Phantom, Hollywood Gaming Seek to Open Sports Betting Parlors

YOUNGSTOWN, Ohio – Sports betting facilities would open next year at Covelli Centre, downtown, and at the racino in Austintown if the state approves the applications.

Phantom Fireworks and Hollywood Gaming Mahoning Valley Racetrack and Casino have applied for sports betting licenses from the state’s casino control commission. The state will announce later if the licenses have been approved, and sports betting will begin on Jan. 1.

The number of Type B – or brick-and-mortar – licenses per county is based on population, with Mahoning County allowed to have two. Trumbull and Columbiana counties are each permitted to have one such facility, but no applications have been filed from either county as of July 20.

Phantom Fireworks is seeking a Type B license, while Hollywood Mahoning Valley racino is seeking both a Type B and a Type A (online betting through computers and phone apps) license.

There is also a Type C license available, which calls for self-serve betting kiosks and/or clerk-operated terminals in liquor-serving establishments.

The state is prioritizing the state’s eight professional sports teams and a NASCAR and PGA event, and it’s 11 casinos and racinos for Type A and Type B licenses. If all of those licenses are approved, there will still be four Type A and 19 Type B licenses available.

The fees for a five-year Type A license start at $1 million for initial and annual renewal fees. Type B licenses start at $90,000 for a five-year license.

William Weimer, vice president and general counsel of Phantom Fireworks, said its plans for a sports betting parlor at Covelli Centre are in “an embryonic stage” at this time.

“The idea is to put betting kiosks in the concourse of Covelli Centre and also turn the [Huntington Bank VIP Lounge] into a mini-sports book,” Weimer said, by adding monitors and other necessary technology.

Phantom Fireworks owns the Phantoms hockey team, which plays its home games at Covelli Centre. Because the Phantoms – a member of the US Hockey League – is an amateur team, bets could not be placed on its games.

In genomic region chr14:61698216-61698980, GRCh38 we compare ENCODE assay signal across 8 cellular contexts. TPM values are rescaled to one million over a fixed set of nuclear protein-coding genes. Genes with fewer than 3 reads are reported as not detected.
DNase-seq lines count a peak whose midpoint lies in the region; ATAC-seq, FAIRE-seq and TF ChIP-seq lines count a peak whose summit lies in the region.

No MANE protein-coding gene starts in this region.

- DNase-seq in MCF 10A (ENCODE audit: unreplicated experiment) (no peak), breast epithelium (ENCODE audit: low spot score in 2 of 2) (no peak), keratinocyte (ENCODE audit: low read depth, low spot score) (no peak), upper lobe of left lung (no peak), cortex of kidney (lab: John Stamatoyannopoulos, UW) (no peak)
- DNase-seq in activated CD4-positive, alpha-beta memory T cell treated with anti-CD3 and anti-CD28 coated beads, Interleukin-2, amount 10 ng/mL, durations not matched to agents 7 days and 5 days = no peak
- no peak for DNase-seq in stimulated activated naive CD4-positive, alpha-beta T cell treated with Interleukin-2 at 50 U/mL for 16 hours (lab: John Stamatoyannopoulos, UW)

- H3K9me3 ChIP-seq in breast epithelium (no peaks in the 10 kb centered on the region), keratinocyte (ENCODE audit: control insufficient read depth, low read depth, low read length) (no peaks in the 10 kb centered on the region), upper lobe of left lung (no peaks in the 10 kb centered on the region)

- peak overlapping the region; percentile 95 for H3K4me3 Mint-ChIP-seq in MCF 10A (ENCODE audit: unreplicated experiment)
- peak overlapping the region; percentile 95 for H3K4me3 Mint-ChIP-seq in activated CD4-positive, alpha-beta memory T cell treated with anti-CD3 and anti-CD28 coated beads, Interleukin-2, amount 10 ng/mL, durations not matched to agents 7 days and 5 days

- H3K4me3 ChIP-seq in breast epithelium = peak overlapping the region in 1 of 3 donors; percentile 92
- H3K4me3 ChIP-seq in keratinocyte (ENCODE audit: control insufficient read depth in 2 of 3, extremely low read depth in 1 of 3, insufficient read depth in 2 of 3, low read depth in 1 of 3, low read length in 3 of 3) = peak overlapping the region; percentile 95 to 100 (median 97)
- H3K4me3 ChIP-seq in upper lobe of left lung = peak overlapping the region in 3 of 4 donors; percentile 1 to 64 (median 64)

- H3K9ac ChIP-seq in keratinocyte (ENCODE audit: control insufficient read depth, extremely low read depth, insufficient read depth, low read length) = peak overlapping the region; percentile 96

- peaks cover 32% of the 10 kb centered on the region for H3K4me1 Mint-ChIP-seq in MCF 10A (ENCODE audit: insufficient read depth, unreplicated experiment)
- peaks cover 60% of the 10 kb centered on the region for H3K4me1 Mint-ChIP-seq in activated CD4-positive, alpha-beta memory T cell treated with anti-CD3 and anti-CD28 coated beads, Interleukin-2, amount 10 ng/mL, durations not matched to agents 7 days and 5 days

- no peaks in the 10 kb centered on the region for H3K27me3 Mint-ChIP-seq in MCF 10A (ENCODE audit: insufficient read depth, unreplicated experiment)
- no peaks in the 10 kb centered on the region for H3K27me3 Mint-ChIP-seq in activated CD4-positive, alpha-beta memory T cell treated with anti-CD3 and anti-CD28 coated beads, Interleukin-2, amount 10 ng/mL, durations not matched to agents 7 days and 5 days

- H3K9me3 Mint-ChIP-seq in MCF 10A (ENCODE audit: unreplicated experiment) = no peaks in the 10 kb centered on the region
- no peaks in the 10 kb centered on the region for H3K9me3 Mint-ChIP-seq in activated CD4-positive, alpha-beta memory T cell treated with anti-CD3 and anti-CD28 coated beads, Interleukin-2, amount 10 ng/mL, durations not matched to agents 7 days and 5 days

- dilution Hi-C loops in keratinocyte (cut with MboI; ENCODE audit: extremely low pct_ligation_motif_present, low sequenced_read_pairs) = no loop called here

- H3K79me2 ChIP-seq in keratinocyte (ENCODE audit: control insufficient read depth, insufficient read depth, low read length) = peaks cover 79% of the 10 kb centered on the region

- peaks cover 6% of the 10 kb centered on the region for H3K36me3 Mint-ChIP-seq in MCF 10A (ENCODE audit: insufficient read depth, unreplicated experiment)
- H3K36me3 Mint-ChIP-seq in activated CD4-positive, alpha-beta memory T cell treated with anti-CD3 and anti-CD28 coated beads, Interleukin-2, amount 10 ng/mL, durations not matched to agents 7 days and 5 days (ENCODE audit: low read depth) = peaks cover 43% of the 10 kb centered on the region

“You cannot bet on the USHL and we have no intention of changing that,” Weimer said.

Phantom would have to hire an approved sports gaming management services provider to operate the facility, he said.

“Our business is fireworks, and we don’t know how to do it,” Weimer said. “Somebody will have to come in with machinery and the know-how and operational savvy.
We are talking to [potential] management companies now. Hopefully, there will be a decision in short order, and we will announce our partner.”

Weimer said that Bruce J. Zoldan, CEO and founder of Phantom Fireworks, is very “community spirited. He was one of the movers behind the development of Covelli Centre and [a sports book] would enhance its attractiveness and might attract more people there.”
Eric Ryan, president of JAC Management which operates the city-owned Covelli Centre, said discussion of the sports book with Phantom are ongoing.

Plans call for it to be open to the public 24 hours a day, seven days a week, he said. The Huntington Bank VIP Lounge is on the upper level of Covelli Centre.

“Another plan would be to build an addition on to Covelli,” Ryan said. “But in either event, it would be a full-service sports book, even if we just start with using a converted Huntington Bank VIP Lounge.”

As the sports book licensee, Phantom Fireworks would be considered a tenant of Covelli and pay a rental fee to JAC Management for the space. “The finances would eventually go to the city,” Ryan said.

The Business Journal contacted officials at Hollywood Gaming Mahoning Valley Racetrack and Casino but did not get a response in time for this article.

All casinos and racinos in the state have applied for brick-and-mortar sports book licenses, including JACK in Cleveland, Thistledown in Cuyahoga County, and Northfield Park in Summit County. The SPIRE Institute in Geneva has also applied for a Type B license.

Copyright 2024 The Business Journal, Youngstown, Ohio.